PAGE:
This year’s Pride Month’s shift to transgender advocacy, “family-friendly” drag shows, and sexualized advertising is dividing some LGBT advocates as June draws to a close.
The growing Pride Month emphasis on the “T” in LGBT advocacy is in response to recent laws in states such as Florida and Texas that restrict youth access to transgender resources, such as gender identity classes in public schools and sex reassignment medical treatments.
“Pride season always brings out creativity from marketers, with some dismay for gay consumers,” said Bob Witeck, president of the LGBT marketing firm Witeck Communications. “If the message uses sex in a specific way, it tells me I think I am.”
Mr. Witeck added in a phone call that Pride Month messages should be “as authentic as possible” to avoid creating the impression that events such as drag queen story hours and brunches open to small children are “sexualized events”. to be.
“It’s not uncommon for sexualization to come about in advertisements. What worries me is that it plays on a stereotype that LGBTQ people are more sexualized than everyone else,” he said. “If we are defined as scary sexual people, we lose our entire identity.”
The recent spate of events reflects a hard pivot this year for Pride Month — the annual celebration of gay rights in June — away from more conventional, rainbow-infused ads featuring same-sex couples.
The Walt Disney Co. continued this month to promote transgender advocacy as part of an ongoing feud with Florida Governor Ron DeSantis, a Republican who signed a ban on gender identity discussions in K-3 public schools in late March.
DeSantis and Republican lawmakers in Texas have also flirted with the idea of making it illegal for parents to take children to “family-friendly” drag queens performances that companies ranging from Taco Bell to local gay nightclubs have hosted.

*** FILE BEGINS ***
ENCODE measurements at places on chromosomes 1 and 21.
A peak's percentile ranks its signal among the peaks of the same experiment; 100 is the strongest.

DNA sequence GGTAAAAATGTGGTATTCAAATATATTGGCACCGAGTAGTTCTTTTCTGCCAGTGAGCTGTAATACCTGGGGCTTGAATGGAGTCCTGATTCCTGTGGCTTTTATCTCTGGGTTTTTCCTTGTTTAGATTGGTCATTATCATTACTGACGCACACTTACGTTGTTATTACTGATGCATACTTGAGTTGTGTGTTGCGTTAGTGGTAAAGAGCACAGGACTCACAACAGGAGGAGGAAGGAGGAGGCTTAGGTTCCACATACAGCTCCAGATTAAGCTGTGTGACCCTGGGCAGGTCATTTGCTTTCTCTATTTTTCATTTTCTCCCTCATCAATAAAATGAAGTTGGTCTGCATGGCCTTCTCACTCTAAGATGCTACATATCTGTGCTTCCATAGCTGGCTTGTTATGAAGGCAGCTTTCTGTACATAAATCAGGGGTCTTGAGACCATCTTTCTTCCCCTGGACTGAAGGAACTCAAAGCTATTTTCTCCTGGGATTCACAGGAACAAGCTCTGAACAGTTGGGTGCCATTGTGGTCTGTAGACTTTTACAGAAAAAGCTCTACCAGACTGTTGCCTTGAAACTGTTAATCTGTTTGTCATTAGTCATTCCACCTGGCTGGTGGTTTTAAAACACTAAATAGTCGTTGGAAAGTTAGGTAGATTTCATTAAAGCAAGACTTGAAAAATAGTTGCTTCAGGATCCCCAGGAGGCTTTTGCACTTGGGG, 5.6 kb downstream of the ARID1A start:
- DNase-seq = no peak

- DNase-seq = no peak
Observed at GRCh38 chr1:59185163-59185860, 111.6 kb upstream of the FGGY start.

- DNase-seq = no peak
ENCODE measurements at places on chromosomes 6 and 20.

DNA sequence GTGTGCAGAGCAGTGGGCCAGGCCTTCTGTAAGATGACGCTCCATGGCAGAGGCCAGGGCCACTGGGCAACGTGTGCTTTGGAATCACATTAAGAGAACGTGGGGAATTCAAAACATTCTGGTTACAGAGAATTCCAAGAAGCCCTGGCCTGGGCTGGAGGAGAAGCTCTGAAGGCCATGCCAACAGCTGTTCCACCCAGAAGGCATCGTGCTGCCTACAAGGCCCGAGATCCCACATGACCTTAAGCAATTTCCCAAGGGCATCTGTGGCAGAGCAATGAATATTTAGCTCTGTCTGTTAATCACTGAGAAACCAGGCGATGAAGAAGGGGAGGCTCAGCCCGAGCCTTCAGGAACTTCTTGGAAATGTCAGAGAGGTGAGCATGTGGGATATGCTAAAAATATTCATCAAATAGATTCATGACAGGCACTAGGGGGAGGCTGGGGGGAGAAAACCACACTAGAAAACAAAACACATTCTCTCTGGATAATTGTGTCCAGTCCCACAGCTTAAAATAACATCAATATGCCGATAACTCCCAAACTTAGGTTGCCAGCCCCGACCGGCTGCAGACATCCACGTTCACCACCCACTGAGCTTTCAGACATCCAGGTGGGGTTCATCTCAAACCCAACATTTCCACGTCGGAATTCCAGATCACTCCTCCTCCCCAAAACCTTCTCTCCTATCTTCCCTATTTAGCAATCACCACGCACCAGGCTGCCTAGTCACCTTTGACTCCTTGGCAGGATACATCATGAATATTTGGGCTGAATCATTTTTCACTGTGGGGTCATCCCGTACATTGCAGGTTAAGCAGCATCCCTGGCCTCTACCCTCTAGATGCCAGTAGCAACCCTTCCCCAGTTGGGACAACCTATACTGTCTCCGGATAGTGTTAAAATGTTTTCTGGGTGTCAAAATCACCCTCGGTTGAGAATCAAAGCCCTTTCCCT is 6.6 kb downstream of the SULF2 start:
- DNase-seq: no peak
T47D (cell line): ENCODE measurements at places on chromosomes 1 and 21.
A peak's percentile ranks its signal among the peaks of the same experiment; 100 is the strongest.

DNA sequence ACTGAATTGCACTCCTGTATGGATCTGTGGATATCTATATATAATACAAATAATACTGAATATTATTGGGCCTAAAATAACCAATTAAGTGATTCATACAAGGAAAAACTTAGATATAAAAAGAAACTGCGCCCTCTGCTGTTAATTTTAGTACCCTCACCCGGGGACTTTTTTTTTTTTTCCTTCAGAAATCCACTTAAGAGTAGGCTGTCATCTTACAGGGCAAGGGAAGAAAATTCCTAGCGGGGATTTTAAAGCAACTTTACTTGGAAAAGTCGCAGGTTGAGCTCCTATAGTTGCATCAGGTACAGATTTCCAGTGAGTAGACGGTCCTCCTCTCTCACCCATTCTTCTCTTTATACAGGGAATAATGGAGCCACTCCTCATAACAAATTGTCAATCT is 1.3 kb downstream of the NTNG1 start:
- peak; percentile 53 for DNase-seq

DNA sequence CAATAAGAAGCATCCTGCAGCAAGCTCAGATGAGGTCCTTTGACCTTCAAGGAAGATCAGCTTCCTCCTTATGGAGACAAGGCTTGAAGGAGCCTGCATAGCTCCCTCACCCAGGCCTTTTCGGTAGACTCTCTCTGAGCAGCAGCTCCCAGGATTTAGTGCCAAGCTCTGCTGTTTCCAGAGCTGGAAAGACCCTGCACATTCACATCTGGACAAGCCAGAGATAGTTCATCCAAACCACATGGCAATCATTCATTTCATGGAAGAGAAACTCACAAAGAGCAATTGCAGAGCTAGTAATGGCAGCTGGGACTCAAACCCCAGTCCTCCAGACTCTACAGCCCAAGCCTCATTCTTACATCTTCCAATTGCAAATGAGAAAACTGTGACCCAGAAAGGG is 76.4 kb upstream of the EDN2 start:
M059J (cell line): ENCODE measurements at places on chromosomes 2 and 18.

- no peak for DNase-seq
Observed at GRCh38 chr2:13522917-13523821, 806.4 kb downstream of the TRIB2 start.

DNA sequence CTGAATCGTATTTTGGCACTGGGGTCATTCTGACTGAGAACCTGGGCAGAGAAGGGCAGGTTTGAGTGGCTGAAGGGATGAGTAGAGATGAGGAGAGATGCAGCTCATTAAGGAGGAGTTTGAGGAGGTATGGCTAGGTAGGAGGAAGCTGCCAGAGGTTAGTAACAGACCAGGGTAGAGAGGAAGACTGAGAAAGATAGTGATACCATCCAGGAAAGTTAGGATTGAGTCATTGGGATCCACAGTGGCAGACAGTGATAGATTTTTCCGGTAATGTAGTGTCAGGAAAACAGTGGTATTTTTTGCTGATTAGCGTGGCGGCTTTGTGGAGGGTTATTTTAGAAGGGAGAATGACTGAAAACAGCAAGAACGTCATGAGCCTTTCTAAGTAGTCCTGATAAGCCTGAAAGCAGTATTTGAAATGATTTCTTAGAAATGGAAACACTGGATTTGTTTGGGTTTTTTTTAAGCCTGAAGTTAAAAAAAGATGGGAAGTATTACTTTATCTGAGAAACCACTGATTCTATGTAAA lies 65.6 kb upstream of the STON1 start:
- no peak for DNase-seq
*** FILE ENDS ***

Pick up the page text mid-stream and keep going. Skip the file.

As part of a new Pride Month campaign this year, Uber-owned Postmates has released a sexualized advertising campaign that references gay sex to “topping” and “bottoming” to a new “bottom-friendly menu” in Los Angeles. and promote New York.
Burger King’s new “Pride Whopper” for customers in Austria, featuring either “two equal” top buns or bottom buns, prompted the ad agency to apologize this month after a viral response from the LGBT community on Twitter.
In recent years, marketing campaigns for Dr. Pepper and Cottonelle also used “top” and “bottom” references.
Some LGBT advocates praised the increased focus on transgender rights in a year when the political battle over the use of transgender pronouns for gender transition children in public schools has intensified.
Riah Gonzales-King, president of the DC Metro Chapter of the Equality Chamber of Commerce, said this year’s events have shown that the LGBTQ community has “pushed itself” since the Stonewall riots in 1969 that marked the first Pride Month inspired.
“I also think it’s important to uplift transgender people and remind them that their fate is in their hands,” Ms Gonzales-King said during a virtual panel in Washington on Wednesday.
But Gregory T. Angelo, president of the conservative New Tolerance Campaign, said much of the programming came across as “hypocritical” to right-wing gay men like him.
“Companies fell over each other to ‘overwhelm’ each other on social media, while at the same time happily doing business with countries that persecute and even execute gay people,” he said. “Rainbow logos were curiously nowhere to be found this month on Twitter feeds of global brands in the Middle East and China.”
Mr. Angelo, a former president of the Log Cabin Republicans, added that many companies this year leaned on sexualized and gender-bending events to avoid earning “the wrath of the left.”
“Big Business’s celebration of sexual orientations and transgender identities in the month of June is largely performative,” said Mr. Angelo. “It has become a requirement of any company that wants to do business in the United States.”